I have always been quite health conscious. Okay maaaybe when I was younger I would stuff my face with a few dozen ultra-processed, sugar-filled cookies while sitting in front of the TV after school, and also went through my drink and party phase when I was 17, but I’ve still always done regular exercise and made the effort to eat healthy. Having super fit, healthy parents made daily gym sessions seem like one of those things you’re supposed to check off everyday as a human, like brushing your teeth or showering. I started going to the gym about once or twice a week when I was 12 (the YMCA actually doesn’t allow you to get a membership before then). My twice a week routine switched to three when I was 14 and then finally to six times a week when I was 16.
I’d say one of my major flaws is that I can be a little all or nothing.
Either I’m completely in my fitness grind, gym everyday, perfectly balanced healthful meals, or I’m just none of those things. When I was 18 I moved from Singapore to Switzerland for uni. During my first semester there I’d say I was pretty miserable. It’s funny because I actually didn’t know it at the time. I would party in the evenings in attempts to integrate myself in my new environment full of new people, and during the day would sit around with the group of lazy boys I had befriended. What made this all even worse was living in residence, where for 6 months, no kitchens were available and we had to eat in the canteen. The combination of having no control over my diet and adopting the exercise habits of a sloth, was too much for me. At this point I was probably in the worst shape I had ever been. It wasn’t until I completely broke down on the phone one day with one of my best friends that she told me “Vic, do what makes you happy”.
It was at this point that I realized what actually made me happy.
I went back to the gym (after 6 months of doing basically nothing), stopped eating crap completely (the small closet in my res room became storage for all my fresh produce) and I got back into my health, get-shit-done mindset.
It was a few months after this that I started the Kayla Itsines Bikini Body Guide (check out my full review here). I was living alone in Barcelona doing an Internship at a 5-star hotel and therefore saw it as the perfect opportunity to do me. To take time for myself, schedule daily workouts, eat what I wanted etc. I went back to my daily gym sessions, and decided to cut out all processed foods. I started feeling better, healthier, I had more energy, which snowballed into making me want to workout even more, eat even better and on and on. After a while I even realized that I had been eating fully vegan for months without even noticing. I decided to keep this up, and have now been 100% vegan for almost a year and a half.. already?!?! Daaamn.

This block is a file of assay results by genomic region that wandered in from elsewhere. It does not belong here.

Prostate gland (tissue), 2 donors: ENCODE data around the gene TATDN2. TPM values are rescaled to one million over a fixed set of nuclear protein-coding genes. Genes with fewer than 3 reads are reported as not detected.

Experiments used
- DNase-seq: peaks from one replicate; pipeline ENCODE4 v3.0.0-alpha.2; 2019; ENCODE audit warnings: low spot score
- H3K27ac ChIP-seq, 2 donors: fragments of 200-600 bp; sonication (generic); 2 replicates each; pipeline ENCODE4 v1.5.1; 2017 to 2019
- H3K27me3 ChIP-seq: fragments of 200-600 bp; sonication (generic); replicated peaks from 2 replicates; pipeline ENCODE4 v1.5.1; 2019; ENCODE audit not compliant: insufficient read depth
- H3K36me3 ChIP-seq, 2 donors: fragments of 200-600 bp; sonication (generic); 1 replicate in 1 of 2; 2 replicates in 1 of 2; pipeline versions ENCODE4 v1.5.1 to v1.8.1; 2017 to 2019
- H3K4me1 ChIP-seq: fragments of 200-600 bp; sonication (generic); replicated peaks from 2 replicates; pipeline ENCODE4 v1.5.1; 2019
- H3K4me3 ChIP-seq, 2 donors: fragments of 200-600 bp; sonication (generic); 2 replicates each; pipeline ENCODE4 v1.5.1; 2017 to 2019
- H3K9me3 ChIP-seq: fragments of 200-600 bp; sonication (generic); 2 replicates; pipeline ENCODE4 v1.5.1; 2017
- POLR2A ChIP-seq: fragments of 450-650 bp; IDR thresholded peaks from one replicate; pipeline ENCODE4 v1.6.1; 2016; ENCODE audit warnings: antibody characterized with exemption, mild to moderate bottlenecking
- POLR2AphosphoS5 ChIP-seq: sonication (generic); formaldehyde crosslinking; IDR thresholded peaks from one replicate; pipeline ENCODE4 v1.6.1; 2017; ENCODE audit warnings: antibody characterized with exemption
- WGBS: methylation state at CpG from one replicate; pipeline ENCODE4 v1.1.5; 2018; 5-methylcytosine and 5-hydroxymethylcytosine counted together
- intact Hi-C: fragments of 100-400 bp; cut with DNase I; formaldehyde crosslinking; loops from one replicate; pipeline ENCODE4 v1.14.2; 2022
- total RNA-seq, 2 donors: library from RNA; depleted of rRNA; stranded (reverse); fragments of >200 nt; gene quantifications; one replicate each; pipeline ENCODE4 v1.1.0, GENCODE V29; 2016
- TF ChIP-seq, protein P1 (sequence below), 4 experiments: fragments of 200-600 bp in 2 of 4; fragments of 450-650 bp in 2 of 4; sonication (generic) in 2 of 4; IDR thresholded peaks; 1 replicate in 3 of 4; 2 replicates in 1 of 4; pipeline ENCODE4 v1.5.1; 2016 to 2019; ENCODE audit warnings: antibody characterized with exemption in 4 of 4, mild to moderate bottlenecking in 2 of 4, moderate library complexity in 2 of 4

It was during this time where I started my Instagram, started my blog, and realized that this was not just a hobby or an interest, nor did it need to be. If I wanted, if I worked hard for it, I could actually make a living in this field.
Fast forward a year and a half, at the end of my 2nd year of uni, I did BBG 1.0 twice and BBG 2.0 once. I completed my first half-marathon with Stef, my first full marathon with her as well, and have kept up a constant daily workout schedule along-side a healthy plant-based whole foods, processed-food free diet. I was feeling amazing, so incredibly full of energy, so focused, fit and most importantly healthy.
There was only one problem. This may have been something I overlooked a little, and thought nothing of when I should have. I didn’t have my period for a year; from the time I got back from Barcelona (last Feb), and still to this day. I assumed it was because of the pill; I had taken it for a year then stopped. Part of me was like sweeeeet deal, ain’t gotta worry bout any of that ish no more, like who even wants their period anyway? Lol not me. But on the other hand, isn’t your period is a reflection of your health? And isn’t my health what I work for each and every day?
When I was visiting my parents in Singapore this Christmas I thought okay, let’s suck it up, go to the gyno and figure out what the hell’s wrong with my insides. The morning of my appointment, I had gone to the gym and got my body composition test done. The results were one of those things where I really didn’t know how I was supposed to react. My body fat was at 13% compared to 23% just one year before. In one year I almost halved my body fat percentage like what the F. How the hell did that happen. My initial reaction was like DAMN GIRL look atchuuuu killin it. And then I saw that my overall “health score” had actually dropped 2 points, and that in all aspects, I was “under”. Fat: under, weight: under, BMI: under. Under, under, under, under. F*ck. It was a bit of a slap in the face. I felt like I looked no different, maybe a little leaner but definitely not HALF of what I was before. Most of all I was confused, had I become one of those girls who didn’t actually see the true reflection in the mirror?? I had gotten so frustrated at myself for months before, thinking that I was working so damn hard, and making no progress. But there it was. Dunno if you can really call it progress, but it was definitely a change. And a big one. So after shock #1 of the day, it was time to head off to the gyno.